In the tradition of classic French heist films such as Touchez pas au grisbi (1954), Rififi (1955) and Bob le flambeur (1956), Farewell, Friend (aka Honor Among Thieves, 1968) takes viewers on a treacherous adventure where femme fatales lurk around every shadowy corner and crime rarely pays. But that doesn’t stop some fortune hunters from risking everything to make a quick buck or in this case, repay a debt to a dead man.

In Farewell, Friend Alain Delon and Charles Bronson play two restless combat veterans who have just survived the Algerian War. We first meet Dino Barran (Delon) and Franz Propp (Bronson) after they arrive at the Toulon Naval Base in Marseille, France. Bronson, a self-assured legionnaire, swaggers off a battleship while Delon, a military doctor, confidently strolls up beside him. They are both effortlessly cool, calm and collected. Two genuine tough guys who experienced combat firsthand offscreen. Delon was in the French Navy during the First Indochina War and Bronson was in the United States Army Air Forces during WWII. Both men know what it’s like to fight for their lives and return home to face an uncertain future. In turn, they effortlessly inhabit their world-weary screen characters. Bronson may be a bit older and more grizzled but Delon’s striking good looks are matched by his steely-eyed resolve.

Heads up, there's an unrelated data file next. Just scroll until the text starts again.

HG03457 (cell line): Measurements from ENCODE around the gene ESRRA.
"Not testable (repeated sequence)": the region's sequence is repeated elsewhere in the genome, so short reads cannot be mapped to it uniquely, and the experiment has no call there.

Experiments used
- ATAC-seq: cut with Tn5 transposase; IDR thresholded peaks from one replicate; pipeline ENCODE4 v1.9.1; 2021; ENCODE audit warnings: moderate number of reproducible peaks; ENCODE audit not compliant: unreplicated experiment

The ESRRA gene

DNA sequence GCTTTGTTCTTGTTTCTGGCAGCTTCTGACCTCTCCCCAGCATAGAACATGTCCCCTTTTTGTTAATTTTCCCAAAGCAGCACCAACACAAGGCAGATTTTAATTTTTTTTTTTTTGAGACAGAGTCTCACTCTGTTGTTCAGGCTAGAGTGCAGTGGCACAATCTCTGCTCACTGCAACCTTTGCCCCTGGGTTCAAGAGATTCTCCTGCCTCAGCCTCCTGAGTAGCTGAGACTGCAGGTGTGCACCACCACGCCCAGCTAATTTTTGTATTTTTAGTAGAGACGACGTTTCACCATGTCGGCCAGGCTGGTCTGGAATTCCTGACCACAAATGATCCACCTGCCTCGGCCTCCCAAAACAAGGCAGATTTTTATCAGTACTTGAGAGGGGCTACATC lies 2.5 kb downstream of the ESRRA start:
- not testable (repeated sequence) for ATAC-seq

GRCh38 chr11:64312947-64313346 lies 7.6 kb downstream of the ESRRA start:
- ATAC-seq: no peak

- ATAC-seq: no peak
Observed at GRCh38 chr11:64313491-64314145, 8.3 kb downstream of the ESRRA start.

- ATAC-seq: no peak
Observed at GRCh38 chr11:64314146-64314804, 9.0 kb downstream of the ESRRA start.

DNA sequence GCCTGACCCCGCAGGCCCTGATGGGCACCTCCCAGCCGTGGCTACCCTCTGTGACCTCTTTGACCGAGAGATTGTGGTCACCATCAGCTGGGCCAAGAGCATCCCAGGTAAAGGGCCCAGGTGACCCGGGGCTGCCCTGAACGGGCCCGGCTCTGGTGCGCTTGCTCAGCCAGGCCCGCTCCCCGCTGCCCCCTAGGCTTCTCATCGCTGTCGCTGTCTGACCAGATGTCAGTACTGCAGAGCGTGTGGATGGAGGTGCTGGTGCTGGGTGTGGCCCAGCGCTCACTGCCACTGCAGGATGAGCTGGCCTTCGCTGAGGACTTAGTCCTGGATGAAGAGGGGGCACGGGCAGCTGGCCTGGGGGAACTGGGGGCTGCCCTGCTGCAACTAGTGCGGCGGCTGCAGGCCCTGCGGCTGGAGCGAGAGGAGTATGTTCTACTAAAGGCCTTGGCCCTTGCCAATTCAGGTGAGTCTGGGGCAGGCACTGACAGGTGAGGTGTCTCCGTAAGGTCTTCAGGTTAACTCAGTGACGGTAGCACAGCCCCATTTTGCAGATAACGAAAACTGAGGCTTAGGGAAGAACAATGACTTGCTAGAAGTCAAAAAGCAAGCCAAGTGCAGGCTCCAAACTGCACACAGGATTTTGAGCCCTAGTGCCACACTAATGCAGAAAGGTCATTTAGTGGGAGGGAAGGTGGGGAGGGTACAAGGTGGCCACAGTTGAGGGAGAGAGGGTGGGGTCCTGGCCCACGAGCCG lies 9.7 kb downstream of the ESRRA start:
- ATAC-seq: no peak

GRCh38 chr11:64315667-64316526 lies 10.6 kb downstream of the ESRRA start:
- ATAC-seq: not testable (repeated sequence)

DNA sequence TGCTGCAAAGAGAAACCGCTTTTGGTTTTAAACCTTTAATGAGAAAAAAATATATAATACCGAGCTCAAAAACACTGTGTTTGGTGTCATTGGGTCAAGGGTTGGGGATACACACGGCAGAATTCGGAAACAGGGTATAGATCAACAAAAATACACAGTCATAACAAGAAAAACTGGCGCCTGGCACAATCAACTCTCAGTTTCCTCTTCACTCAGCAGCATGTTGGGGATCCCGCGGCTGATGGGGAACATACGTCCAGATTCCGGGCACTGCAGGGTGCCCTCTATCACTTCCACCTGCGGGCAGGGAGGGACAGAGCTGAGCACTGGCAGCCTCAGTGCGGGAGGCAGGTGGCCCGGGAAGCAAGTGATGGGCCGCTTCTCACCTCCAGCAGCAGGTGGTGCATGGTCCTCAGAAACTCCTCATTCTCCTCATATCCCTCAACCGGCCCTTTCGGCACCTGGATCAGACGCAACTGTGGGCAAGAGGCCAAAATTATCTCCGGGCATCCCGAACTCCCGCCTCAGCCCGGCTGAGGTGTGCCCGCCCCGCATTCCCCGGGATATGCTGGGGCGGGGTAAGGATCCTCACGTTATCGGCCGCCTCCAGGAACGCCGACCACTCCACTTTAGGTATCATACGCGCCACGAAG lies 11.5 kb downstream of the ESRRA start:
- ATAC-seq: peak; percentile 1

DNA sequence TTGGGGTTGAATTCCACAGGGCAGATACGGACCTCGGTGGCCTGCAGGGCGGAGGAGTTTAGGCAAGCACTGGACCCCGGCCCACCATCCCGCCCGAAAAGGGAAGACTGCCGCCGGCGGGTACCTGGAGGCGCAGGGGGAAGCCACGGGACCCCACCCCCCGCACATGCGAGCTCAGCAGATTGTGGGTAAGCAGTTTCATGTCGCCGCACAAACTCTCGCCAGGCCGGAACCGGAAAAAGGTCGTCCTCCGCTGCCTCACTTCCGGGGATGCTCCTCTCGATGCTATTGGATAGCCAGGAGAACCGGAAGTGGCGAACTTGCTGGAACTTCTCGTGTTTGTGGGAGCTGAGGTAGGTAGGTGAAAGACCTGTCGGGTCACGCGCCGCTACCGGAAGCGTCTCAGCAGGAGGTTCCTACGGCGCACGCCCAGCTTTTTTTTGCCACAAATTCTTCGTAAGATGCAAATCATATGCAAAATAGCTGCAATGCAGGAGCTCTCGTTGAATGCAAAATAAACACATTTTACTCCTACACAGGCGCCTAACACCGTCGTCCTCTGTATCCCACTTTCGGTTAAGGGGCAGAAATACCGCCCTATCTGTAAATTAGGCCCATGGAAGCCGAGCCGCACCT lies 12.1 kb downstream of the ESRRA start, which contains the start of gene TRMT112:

Soon after touching solid ground, Barran is approached by a lovely woman (Olga Georges-Picot) who was the girlfriend of a fellow soldier who died in Algeria. She asks for his help in a complicated scheme involving the secret return of some stolen bonds to a safe located in a large corporation. In order to do so, he will have to take a job as a corporate physician and dole out medical advice to employees and executives. In the meantime, Propp is busying himself as a pimp to kinky, cloistered and well-heeled individuals in order to rob them. Easily bored and unsatisfied with civilian life, Propp begins stalking Barran after suspecting that he might be planning some criminal activity. His instincts are right and when Barran begins making plans to break into the safe, Franz decides to get in on the action. Unfortunately for them both the crime becomes more complicated than either man was prepared for and the rewards become more obscured with every throw of the dice.


The film was directed and written by Jean Herman (aka Jean Vautrin), a French screenwriter and prolific novelist who made a handful of films in the 1960s and early 1970s including Popsy Pop (1960) and Jeff (1969), which also starred Alain Delon. Herman is best known for designing unusual thrillers that deconstructed classic noir tropes. The femme fatales and villains in his stories were complicated characters, painted in shades of gray instead of stark black and white. He also had a sense of humor and his stories contained roundabout plots and surprising twists but they rarely took themselves too seriously.